In a mixing bowl, whisk together the 2 tsp yeast, 3 tbs warm water, and 1 tsp sugar.  It should bubble and be frothy after a few minutes.


Meanwhile, warm up your 2/3 cup milk (warm but not hot to the touch), and whisk in 2 tbs vegetable oil and 2 tsp sugar.


Add the milk mixture to the yeast mixture and whisk.

liquid 2

Add the 2 1/4 cups flour and 1/2 tsp salt; knead with the dough hook until it forms a cohesive mass.  The dough should not be too sticky.  If it is sticky (as pictured below) add one more tbs of flour.

too wet

As you can see, that 1 tbs of flour did the trick.


On a lightly floured surface roll the dough out into a rectangle.


It should be between 1/8 and 1/4 of an inch thick, as illustrated by comparison to my daughter’s fingertip.  The rectangle should be roughly 9 X 12 inches but it doesn’t have to be exact.


Now take your butter and smear it on the top two thirds of the dough.  I went a little overboard here, but just make sure you leave a section butter-free at the bottom, and leave a slight margin around the edges.


Fold up that third at the bottom over the middle third.

first fold

Fold the top third down.

second fold

Press the dough down slightly, but don’t roll it out.


Now, fold in thirds again, being careful to scrape any butter that oozed out back onto the dough  It doesn’t matter which third you fold first, just fold it into thirds and press it down slightly again.



Place in a plastic bag,


and put it in the fridge for 2 hours.

After 2 hours, remove the dough from the fridge, and once again roll it out into a rectangle the same size as you did before.  Again, fold up the bottom third, and fold down the top third.



Turn the dough 90 degrees, and roll it out slightly.  This second roll doesn’t have to be as thorough as the first, but you need to roll it out sufficiently such that it can be folded into thirds yet again.  Fold up the bottom third, fold down the top third,


… and put back in the plastic bag, and in the fridge for another 2 hours.

After the second 2 hours round in the fridge, the pressure rises a bit  You need to work fast because you want the dough to remain slightly chilled as it goes into the oven.  Of course, you could always shape the croissants, cover with dish towels, and but them back in the fridge, but you’ve already waited 4 hours for those warm croissants!

Preheat oven to 475F with the rack in the top slot.  Spray a large cookie sheet with cooking spray.  Remove the dough and once again roll out into a rectangle of roughly 1/8-1/4 thickness.  Slice this in half widthwise (assuming a short side of the rectangle is facing you) and put one half back in the fridge.  Roll out the remaining half as thin as you can, but keeping the shape of a rectangle.  Cut this rectangle into thirds (again, cutting the narrow length) and then cut each third diagonally into 2 triangles.  So you’ve just made 6 triangles.  It may sound complicated, but I promise it’s not.

croissant triangles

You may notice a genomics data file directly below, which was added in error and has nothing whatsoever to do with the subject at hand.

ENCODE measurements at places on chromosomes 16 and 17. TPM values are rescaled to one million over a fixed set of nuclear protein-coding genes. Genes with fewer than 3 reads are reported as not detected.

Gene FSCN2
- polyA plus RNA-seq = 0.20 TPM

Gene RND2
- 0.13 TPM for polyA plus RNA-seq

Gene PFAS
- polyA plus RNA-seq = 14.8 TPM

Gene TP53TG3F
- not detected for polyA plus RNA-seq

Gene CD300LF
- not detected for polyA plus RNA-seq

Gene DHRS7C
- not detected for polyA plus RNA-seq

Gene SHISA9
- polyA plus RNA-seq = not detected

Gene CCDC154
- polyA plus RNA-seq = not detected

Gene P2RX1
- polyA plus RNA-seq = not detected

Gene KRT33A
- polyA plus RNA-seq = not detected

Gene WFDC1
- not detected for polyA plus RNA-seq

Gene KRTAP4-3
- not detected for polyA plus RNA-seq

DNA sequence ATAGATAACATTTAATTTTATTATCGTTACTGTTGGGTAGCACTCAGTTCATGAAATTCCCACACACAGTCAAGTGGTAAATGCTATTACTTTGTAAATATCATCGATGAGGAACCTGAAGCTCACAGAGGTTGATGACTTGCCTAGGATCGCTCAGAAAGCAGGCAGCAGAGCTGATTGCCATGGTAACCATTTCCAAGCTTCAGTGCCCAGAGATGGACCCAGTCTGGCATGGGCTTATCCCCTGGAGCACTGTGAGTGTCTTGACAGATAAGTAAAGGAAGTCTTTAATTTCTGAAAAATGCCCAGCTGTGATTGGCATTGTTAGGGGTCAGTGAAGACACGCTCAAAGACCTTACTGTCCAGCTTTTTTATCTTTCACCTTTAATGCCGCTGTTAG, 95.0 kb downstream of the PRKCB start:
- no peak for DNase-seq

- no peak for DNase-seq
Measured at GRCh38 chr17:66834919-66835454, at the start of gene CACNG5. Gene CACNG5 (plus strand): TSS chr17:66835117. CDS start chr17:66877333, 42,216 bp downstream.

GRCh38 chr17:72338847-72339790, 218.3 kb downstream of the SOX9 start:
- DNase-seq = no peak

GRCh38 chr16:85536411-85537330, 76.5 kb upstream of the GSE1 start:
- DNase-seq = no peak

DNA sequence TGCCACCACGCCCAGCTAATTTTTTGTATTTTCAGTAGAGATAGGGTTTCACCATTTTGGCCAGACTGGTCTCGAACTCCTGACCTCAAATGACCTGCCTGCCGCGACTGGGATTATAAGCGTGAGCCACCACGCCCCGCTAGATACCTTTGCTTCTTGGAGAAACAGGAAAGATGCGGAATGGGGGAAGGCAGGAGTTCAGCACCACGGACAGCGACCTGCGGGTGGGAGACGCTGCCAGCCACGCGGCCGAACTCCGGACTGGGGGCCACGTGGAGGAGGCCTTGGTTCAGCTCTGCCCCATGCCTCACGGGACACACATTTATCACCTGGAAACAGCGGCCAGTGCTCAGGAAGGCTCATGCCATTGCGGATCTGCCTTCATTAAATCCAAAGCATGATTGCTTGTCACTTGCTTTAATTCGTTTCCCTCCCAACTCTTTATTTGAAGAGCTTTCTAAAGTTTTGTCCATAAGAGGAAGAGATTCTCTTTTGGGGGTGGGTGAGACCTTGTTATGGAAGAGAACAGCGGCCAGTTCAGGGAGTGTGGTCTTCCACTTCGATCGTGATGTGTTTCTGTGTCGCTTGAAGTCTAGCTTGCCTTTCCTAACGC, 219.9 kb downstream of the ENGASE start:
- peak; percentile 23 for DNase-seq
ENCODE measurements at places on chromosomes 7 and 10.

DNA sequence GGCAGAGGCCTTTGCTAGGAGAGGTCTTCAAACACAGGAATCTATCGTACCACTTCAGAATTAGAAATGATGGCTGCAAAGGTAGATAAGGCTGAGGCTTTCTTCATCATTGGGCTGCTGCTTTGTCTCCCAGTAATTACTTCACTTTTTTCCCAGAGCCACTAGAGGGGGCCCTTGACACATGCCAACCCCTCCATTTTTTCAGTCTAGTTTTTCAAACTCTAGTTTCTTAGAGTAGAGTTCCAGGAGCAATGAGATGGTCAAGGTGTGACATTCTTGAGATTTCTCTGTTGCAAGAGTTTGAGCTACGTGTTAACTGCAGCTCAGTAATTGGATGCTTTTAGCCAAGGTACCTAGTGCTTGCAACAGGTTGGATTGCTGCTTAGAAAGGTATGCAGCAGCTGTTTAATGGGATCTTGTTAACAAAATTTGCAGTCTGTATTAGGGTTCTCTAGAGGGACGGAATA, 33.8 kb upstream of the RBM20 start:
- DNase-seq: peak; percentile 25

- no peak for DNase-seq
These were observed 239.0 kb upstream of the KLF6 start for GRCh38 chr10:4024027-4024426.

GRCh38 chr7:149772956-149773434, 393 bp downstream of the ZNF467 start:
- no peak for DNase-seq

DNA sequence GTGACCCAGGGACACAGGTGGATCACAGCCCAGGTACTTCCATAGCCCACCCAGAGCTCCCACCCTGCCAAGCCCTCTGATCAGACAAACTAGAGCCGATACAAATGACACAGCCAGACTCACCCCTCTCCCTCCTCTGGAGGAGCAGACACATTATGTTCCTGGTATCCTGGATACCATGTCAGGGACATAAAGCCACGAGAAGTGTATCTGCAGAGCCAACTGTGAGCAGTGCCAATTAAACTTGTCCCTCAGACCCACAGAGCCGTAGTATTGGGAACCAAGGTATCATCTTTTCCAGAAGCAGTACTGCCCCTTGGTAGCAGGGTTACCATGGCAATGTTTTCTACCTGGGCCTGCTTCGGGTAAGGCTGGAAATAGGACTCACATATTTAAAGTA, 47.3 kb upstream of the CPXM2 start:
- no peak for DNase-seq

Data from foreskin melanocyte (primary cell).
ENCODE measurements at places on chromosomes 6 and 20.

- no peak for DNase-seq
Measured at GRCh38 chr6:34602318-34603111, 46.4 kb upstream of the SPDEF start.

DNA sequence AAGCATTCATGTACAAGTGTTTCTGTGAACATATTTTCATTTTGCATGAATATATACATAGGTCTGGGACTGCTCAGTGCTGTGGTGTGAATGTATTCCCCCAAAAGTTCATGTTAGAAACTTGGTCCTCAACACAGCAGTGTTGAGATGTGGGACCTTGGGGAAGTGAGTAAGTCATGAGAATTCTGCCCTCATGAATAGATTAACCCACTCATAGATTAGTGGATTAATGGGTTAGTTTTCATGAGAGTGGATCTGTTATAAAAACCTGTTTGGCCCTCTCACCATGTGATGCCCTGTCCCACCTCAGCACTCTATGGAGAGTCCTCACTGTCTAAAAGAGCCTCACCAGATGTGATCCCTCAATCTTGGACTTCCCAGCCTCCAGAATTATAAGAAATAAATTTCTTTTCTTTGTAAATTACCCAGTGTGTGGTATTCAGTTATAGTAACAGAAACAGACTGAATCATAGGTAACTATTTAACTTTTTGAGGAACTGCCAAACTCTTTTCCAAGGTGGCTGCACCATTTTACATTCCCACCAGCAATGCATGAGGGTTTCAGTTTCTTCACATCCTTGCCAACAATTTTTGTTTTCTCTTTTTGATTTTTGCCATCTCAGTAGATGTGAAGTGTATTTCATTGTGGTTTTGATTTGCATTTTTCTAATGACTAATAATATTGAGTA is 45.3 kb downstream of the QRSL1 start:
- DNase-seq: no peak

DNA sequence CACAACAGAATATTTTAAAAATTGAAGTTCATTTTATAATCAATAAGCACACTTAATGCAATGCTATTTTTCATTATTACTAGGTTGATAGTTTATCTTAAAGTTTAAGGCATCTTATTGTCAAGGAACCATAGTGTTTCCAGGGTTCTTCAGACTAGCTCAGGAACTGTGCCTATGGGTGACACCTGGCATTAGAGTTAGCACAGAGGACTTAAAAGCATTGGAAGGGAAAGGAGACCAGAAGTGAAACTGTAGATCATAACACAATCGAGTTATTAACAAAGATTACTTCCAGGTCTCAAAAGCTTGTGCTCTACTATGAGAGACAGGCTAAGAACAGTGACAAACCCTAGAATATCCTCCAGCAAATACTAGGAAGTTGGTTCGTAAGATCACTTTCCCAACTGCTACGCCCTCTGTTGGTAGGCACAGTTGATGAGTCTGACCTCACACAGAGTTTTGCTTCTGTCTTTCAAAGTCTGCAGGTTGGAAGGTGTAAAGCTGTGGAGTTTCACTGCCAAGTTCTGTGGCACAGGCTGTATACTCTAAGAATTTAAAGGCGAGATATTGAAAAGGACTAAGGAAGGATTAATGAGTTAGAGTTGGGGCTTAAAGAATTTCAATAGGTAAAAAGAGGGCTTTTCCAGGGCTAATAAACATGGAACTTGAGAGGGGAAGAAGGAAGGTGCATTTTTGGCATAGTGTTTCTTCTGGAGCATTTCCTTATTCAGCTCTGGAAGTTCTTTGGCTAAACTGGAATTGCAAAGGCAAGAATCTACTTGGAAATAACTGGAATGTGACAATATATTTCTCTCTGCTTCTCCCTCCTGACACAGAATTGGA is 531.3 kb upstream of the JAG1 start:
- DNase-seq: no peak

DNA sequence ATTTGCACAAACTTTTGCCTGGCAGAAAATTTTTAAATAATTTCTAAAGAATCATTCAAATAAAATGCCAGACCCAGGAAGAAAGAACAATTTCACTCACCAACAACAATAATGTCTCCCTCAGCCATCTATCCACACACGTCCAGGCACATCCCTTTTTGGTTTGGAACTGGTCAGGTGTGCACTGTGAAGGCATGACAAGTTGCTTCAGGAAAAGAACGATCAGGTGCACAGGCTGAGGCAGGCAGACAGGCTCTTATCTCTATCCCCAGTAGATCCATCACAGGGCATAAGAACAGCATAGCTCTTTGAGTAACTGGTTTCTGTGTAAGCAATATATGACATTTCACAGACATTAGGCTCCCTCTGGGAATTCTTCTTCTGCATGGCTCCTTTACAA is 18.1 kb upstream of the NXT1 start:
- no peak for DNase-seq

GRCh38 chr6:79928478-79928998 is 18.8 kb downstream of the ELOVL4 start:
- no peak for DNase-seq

Now take each triangle and roll them up starting at the wide side down to the point.  Place them point side down on the cookie sheet; you can stretch a little as you roll and turn the crescents in slightly for a classically “croissant” shape (I don’t bother with this, too much hassle!).  Keep working quickly, and repeat the process with the other half of dough.

Now prepare the wash.  Whisk one egg together with 2 tbs water, and with a pastry brush, brush over each croissant.  Here’s on old trick from making challah: after you’ve “painted” each croissant, wait a minute or two, and brush the wash over again. This makes for a glossier finish.

croissant wash

By this point the oven should be hot, so pop them in on the top rack.

Cook at 475F for 6 minutes, then lower the temp to 375F and cook for 5-6 more minutes.  Let cool before eating!  My girls love to slather these with cream cheese.


Turning Pizza Dough into Pizza


I realized this morning that despite sharing my definitive guide to pizza dough, I never explained exactly how to make it into pizza.  I guess after making pizza for 16 years, I assumed it would be obvious, but this morning while making fluffy pancakes I remembered that the world only exists in one place at any given time.

If you followed the directions for pizza dough, you should have four slightly flattened, olive oil coated, ovals of pizza dough in individual plastic bags, sitting happily in your fridge.

Preheat your oven to 450F with your rack in the middle,  Take your circular pizza pan (we use this pan, but it doesn’t really matter, though don’t try this with a stone pan) and spray it lightly with cooking spray.  Cut open the bag and place the dough in the center of the pan.  Using the palms of your hands, press the dough out into a flat pizza crust.  The dough should not be sticky due to the olive oil; if it is sticky, put a small amount of olive oil on your hands and continue pressing out until you have reached the edges of the pan.  If the dough offers any resistance let it rest for 10 minutes and then proceed.  Sometimes it helps to have the dough at room temperature before starting this process, but it shouldn’t make much difference as long as you dutifully followed directions, and let the dough rest for at least 8 hours in the fridge.

Once your dough has been pressed out, put on the sauce.  For a basic Neapolitan pizza use tomato sauce.  We use undiluted condensed tomato soup for pizza sauce– it is convenient and the perfect consistency for pizza sauce.  I have not been impressed with jarred pizza sauces, and homemade sauces tend to be too watery.  Liquid is your enemy when making pizza.  Use the back of a spoon to spread it out, but don’t put too much pressure on the dough. Remember to leave an empty space around the circumference for the “crust.”